- Anti-Japanese Sentiment, International Diplomacy, and the Texas Alien Land Law of 1921
The Japanese ‘invasion’ of Texas appears to be in full swing,” reported a correspondent from the lower Rio Grande Valley (hereinafter, the Valley) on January 7, 1921. The writer drew this conclusion from the arrival a day earlier of two Japanese families who had been met at the train station in the South Texas town of Harlingen by a mob who warned the immigrants not to settle on the land that they had already purchased in the vicinity. The alleged invasion continued with the arrival of B. R. Kato, “another Japanese colonist from California, [who] reached Brownsville today.” As Kato alighted from the train, an antagonistic crowd informed him “that public sentiment made it impossible for Japanese to colonize here and that trouble was probable if the attempt was made.” Amid rumors that other Japanese immigrants were en route, local white residents cautioned against such efforts; the reporter predicted that the “Rio Grande district is apt to prove a hornet’s nest for the Japanese, because the [white] natives of this region, which retains many aspects of the old frontier, are more inclined to take ‘direct action’ than the [white] people of California, where the dispute over the Japanese land holdings has been largely confined to the legislature and the courts.”1
This article explores the responses of white citizens of Cameron and Hidalgo Counties to the so-called Japanese invasion between October 1920 and January 1921, including threats of mob violence, the arousal of public opinion, and the elevation and expansion of anti-Japanese sentiment. Second, it examines the stereotypes of the Japanese people [End Page 841] promoted by white Texans to justify these responses. Third, it compares and contrasts the tepid responses of the anti-Japanese forces with those of the mobs who had slaughtered ethnic Mexicans there in a 1915 massacre, and it ties these different responses to the international power, prestige, and diplomatic leverage of the countries from which the victims originated. Fourth, the study demonstrates how white people in the Valley, in the state capital of Austin, and across Texas not only eliminated the perceived threat posed by the Japanese immigrants through the passage of an alien land law barring them from landownership but also stoked similar fears of a Japanese invasion among white residents of neighboring states and prompted comparable responses. Finally, it speculates on the implications of the findings for the historiography. To meet these objectives, the study relies on a number of sources but especially on newspapers published nationally, regionally, and locally.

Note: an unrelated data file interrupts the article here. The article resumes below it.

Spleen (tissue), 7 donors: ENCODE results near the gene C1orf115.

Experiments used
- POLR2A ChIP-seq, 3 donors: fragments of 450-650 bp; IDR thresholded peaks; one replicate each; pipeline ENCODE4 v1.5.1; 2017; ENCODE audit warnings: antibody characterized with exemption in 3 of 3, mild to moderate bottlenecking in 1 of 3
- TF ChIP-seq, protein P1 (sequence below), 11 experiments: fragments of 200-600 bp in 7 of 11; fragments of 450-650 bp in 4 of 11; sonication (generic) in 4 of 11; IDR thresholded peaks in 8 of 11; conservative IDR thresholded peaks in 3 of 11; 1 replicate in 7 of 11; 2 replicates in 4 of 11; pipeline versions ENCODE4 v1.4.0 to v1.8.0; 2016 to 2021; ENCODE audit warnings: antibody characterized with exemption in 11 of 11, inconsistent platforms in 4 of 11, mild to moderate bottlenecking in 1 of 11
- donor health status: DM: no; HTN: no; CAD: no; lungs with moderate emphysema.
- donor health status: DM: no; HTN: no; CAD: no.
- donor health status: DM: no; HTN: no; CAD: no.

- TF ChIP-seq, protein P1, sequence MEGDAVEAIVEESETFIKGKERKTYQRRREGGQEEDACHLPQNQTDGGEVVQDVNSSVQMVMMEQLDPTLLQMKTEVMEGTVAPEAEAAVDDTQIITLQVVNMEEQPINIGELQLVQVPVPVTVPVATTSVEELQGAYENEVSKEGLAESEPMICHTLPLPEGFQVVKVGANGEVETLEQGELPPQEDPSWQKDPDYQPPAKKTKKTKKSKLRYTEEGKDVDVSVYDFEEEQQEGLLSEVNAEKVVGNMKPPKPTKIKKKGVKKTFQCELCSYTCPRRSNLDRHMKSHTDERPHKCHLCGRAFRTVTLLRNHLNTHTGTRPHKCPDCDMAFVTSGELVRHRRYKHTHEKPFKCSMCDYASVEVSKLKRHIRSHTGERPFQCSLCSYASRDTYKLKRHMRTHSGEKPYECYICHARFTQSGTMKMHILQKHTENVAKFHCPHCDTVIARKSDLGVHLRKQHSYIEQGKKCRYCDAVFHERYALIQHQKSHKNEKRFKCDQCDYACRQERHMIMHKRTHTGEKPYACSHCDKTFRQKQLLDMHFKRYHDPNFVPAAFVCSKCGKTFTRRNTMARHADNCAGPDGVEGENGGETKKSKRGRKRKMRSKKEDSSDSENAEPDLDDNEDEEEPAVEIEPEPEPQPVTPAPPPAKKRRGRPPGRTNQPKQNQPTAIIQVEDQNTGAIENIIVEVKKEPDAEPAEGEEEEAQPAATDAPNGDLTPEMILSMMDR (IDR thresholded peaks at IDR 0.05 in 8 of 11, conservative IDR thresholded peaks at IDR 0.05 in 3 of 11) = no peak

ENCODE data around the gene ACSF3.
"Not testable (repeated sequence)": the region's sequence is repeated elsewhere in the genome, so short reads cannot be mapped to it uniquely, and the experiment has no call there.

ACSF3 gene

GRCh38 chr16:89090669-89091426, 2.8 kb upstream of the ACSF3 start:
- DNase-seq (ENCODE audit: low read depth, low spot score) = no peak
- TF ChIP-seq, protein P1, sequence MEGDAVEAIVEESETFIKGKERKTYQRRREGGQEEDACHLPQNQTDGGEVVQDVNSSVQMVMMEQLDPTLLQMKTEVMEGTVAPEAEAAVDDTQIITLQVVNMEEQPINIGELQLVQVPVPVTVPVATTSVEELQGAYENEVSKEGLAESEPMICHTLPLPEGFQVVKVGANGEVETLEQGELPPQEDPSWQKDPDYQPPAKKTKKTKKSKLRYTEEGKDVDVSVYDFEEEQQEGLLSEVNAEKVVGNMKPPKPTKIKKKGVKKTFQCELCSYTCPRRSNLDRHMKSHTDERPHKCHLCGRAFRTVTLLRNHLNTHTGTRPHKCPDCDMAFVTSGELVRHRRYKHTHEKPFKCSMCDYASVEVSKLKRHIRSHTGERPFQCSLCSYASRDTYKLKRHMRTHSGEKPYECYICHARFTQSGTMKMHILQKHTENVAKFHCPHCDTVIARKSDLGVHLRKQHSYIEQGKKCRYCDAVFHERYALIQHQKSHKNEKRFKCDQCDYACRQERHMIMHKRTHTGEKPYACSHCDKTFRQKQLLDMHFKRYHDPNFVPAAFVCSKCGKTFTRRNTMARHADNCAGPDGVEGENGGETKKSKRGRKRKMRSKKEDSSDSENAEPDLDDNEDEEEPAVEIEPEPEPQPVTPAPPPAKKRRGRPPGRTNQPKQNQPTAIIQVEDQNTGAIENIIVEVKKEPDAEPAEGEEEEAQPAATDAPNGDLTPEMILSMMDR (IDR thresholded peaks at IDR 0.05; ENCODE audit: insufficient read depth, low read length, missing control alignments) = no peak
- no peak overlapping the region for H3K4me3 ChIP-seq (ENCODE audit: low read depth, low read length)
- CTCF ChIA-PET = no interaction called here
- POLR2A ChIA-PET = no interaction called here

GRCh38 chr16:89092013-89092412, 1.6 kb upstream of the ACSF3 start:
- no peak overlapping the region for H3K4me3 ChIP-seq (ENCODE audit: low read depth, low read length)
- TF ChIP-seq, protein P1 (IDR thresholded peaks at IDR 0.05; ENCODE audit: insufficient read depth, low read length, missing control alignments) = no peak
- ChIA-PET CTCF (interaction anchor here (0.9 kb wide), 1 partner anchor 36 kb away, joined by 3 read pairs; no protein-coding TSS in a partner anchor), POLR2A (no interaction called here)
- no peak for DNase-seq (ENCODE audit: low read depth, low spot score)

With its focus on Japanese immigration into the Valley after World War I, this article provides an antidote to two scholarly trends. First, it challenges a bias toward the study of ethnic Japanese experiences in the U.S. Far West (particularly along the West Coast), a characteristic of Asian American historiography generally. Instead, this study addresses Japanese experiences in South Texas and orients the story, as did some contemporaries, toward the South and particularly toward the Gulf Coast states like Louisiana, Mississippi, and Florida, while at the same time contextualizing these experiences within the American West and developments in California, Arizona, and New Mexico. Second, by examining the 1920s, this study challenges a bias toward a focus on internment during World War II, when the U.S. government imprisoned all persons of Japanese ancestry on the West Coast.2 As a result, the article demonstrates that decades earlier white Americans appealed to the same stereotypes and exclusionary impulses used against the Japanese during the internment, exacerbating tensions between Japan and the United States, while the two countries were jockeying for power and prestige in a world recently devastated by World War I, and laying the groundwork for that better-known and wholesale suspension of the rights of ethnic Japanese populations during World War II. At the outset, however, the study provides an overview of Japanese immigration to the United States and its impact on bilateral relations, describes the short history of the Japanese in South Texas generally and in the two easternmost counties in the Valley specifically, and summarizes...